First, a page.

Georgiopoulos compared the current dry cargo market to the period immediately following World War II, when iron, steel and cement had to be brought to Europe and Japan to rebuild the war-damaged countries. Citing a similar environment in today's China, he said he believes there is a lot of room for growth in the shipping market. He further asserted that shipyards are "locked up," and it could be as late as 2011 or 2012 before a new dry bulk boat is built, meaning that supply should not change any time soon.
"This is a bull market," Cramer assured viewers. "Pay attention," he said. "The money being made here is gigantic.''
Cramer brought Mark Penn, author of
on the line to discuss his book and its potential influence on investments, politics and culture.
Cramer claimed he could use the book as a handbook for the next 25 shows, saying its counterintuitive findings have broad implications that include potential stock picks.
Penn and Cramer discussed the emergence of the culture of women's strength. Cramer believed this was the force behind the success of apparel companies
Penn noted that women have increased their presence in strength professions, and their numbers have grown in traditionally masculine job markets such as the armed forces and firefighting.
Cramer then asked Penn to explain the success of
and the emergence of video games as a cultural force. Penn noted that the average age of video gamers has risen to 33.
In a final illustration of a counterintuitive trend with commercial impact, Penn explained that the majority of car-buyers are women. Despite this, the sales model is still geared toward men.
Cramer asked whether the trends outlined in Penn's book could influence the presidential race, possibly helping Hillary Clinton win. Penn laughed, saying he believes Clinton can be elected without reading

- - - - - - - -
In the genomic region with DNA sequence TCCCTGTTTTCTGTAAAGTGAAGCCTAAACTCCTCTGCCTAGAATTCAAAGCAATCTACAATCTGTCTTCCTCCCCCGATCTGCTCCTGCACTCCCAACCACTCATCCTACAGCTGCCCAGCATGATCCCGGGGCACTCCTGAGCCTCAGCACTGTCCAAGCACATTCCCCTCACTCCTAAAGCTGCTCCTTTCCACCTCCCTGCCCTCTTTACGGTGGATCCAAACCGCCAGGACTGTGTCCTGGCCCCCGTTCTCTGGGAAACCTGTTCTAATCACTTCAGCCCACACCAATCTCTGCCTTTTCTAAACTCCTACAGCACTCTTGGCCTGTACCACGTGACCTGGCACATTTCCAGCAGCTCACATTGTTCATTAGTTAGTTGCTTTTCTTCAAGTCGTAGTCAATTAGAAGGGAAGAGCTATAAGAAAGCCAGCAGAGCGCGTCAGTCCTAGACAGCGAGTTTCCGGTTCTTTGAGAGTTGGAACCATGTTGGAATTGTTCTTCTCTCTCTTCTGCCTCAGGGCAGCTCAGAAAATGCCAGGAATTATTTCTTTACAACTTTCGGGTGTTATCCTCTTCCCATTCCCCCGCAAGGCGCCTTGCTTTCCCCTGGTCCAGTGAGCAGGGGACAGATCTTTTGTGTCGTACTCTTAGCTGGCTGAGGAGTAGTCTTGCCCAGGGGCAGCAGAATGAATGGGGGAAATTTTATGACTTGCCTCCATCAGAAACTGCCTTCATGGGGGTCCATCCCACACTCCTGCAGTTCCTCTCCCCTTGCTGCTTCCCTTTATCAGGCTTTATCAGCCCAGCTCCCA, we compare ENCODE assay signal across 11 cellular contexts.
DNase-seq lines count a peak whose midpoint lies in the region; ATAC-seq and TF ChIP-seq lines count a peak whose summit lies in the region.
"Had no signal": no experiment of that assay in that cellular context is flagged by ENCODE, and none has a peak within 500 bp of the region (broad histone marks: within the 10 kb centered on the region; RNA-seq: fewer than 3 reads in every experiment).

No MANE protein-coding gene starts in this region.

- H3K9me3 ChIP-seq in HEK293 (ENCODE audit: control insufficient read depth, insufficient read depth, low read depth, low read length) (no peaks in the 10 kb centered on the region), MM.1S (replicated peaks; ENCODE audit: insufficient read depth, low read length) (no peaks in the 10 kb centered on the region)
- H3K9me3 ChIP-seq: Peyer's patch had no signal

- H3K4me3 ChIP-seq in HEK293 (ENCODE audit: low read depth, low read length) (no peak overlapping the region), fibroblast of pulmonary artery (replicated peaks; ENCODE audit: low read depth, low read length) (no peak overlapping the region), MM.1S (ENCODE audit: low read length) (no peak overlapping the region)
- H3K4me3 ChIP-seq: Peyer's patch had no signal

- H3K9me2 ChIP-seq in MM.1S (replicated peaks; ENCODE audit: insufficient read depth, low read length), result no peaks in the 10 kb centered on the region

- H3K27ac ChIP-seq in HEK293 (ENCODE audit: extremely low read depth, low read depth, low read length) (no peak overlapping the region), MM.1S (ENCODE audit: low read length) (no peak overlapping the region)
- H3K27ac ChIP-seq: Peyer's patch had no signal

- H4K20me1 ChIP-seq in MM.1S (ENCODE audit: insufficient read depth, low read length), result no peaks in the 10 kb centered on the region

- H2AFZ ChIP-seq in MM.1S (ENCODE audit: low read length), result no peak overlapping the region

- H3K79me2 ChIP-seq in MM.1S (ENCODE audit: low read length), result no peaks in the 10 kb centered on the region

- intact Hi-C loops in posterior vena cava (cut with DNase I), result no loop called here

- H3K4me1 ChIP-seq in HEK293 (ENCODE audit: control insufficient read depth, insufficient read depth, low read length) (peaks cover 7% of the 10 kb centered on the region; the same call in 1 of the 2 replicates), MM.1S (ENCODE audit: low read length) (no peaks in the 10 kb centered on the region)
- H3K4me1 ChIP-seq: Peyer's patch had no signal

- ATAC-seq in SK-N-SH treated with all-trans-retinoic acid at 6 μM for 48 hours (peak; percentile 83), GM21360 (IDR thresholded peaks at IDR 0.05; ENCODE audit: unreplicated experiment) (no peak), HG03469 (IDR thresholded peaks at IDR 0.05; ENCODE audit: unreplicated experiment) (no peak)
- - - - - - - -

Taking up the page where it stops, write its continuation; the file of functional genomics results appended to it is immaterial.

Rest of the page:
Am I Diversified?
Cramer mentioned that even though he loves visiting colleges and admires the risk-taking of young investors, it is important for everyone to diversify. With that, he led into the "Am I Diversified?" segment.
The first caller asked if
( VOLV) and
represented a diversified portfolo. Noting that Google was more of an advertising play than a tech company, Cramer blessed the portfolio, although many would disagree with his separation of Google and Brocade.
The second caller asked about
, and cash.
Cramer said the portfolio relied on "too much energy complex" with Enterprise, Halliburton and Peabody. He instructed the caller to "throw away BTU," ring the register on Halliburton, and pick up a defense stock and a health care stock to replace them. Further, he asserted that "the market is too good" to devote too much of a portfolio to cash.
The final caller asked about
Cramer blessed the portfolio: "You've got absolute diversification."
Cramer was bullish on
Cramer was bearish on
Jack in the Box
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At the time of publication, Cramer was long Caterpillar, ConocoPhillips, McDonald's and Raytheon.
Jim Cramer is a director and co-founder of TheStreet.com. He contributes daily market commentary for TheStreet.com's sites and serves as an adviser to the company's CEO. Outside contributing columnists for TheStreet.com and RealMoney.com, including Cramer, may, from time to time, write about stocks in which they have a position. In such cases, appropriate disclosure is made. To see his personal portfolio and find out what trades Cramer will make before he makes them, sign up for